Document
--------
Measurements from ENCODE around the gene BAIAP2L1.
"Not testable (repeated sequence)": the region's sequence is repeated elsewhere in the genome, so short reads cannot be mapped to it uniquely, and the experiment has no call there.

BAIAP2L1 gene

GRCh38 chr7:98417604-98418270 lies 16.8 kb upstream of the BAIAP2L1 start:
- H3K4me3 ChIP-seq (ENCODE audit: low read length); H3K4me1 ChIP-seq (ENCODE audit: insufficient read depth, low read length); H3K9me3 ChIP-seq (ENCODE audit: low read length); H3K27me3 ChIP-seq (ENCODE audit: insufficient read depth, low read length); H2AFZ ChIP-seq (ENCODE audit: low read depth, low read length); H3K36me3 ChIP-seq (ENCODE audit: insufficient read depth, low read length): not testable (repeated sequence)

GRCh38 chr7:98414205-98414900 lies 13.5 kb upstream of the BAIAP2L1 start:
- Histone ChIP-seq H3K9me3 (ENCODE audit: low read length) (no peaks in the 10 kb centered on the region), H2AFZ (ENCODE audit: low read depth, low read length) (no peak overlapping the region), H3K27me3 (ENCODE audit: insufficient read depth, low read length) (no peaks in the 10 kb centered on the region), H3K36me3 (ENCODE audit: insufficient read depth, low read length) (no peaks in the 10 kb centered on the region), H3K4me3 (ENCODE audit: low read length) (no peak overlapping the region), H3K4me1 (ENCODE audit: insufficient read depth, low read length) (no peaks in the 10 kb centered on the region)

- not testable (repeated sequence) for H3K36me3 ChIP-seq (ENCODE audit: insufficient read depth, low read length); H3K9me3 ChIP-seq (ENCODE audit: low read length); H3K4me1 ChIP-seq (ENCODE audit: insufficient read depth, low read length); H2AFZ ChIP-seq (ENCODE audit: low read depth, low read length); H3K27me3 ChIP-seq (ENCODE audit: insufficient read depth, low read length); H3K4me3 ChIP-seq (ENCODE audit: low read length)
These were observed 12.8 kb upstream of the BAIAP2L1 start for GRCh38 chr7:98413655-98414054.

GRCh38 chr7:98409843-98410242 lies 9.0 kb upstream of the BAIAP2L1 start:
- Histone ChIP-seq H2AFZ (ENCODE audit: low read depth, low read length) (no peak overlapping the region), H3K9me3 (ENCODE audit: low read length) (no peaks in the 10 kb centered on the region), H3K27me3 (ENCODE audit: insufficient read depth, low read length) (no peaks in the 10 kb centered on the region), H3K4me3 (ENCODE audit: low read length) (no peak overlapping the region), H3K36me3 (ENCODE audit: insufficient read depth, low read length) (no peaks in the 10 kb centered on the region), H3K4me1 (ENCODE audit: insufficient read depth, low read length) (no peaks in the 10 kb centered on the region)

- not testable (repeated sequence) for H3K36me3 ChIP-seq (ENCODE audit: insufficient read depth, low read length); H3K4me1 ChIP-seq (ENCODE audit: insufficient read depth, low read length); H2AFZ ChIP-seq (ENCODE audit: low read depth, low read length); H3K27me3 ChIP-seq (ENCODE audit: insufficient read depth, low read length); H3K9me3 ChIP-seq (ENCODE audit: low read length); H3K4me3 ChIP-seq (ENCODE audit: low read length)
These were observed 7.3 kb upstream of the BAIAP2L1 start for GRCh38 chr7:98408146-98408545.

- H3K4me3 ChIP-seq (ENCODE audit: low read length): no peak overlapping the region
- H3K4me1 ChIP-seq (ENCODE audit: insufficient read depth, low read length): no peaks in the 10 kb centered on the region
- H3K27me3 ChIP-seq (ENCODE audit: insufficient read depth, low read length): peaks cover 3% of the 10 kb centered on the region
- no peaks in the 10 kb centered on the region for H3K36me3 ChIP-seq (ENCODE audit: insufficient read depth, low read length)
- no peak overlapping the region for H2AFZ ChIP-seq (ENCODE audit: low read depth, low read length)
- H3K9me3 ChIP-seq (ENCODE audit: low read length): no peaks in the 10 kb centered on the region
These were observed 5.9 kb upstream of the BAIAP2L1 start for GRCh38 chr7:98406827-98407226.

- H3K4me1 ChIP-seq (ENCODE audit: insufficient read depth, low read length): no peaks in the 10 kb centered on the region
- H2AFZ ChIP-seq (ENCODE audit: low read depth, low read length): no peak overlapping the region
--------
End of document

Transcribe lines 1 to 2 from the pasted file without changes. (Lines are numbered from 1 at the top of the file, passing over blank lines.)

Measurements from ENCODE around the gene BAIAP2L1.
"Not testable (repeated sequence)": the region's sequence is repeated elsewhere in the genome, so short reads cannot be mapped to it uniquely, and the experiment has no call there.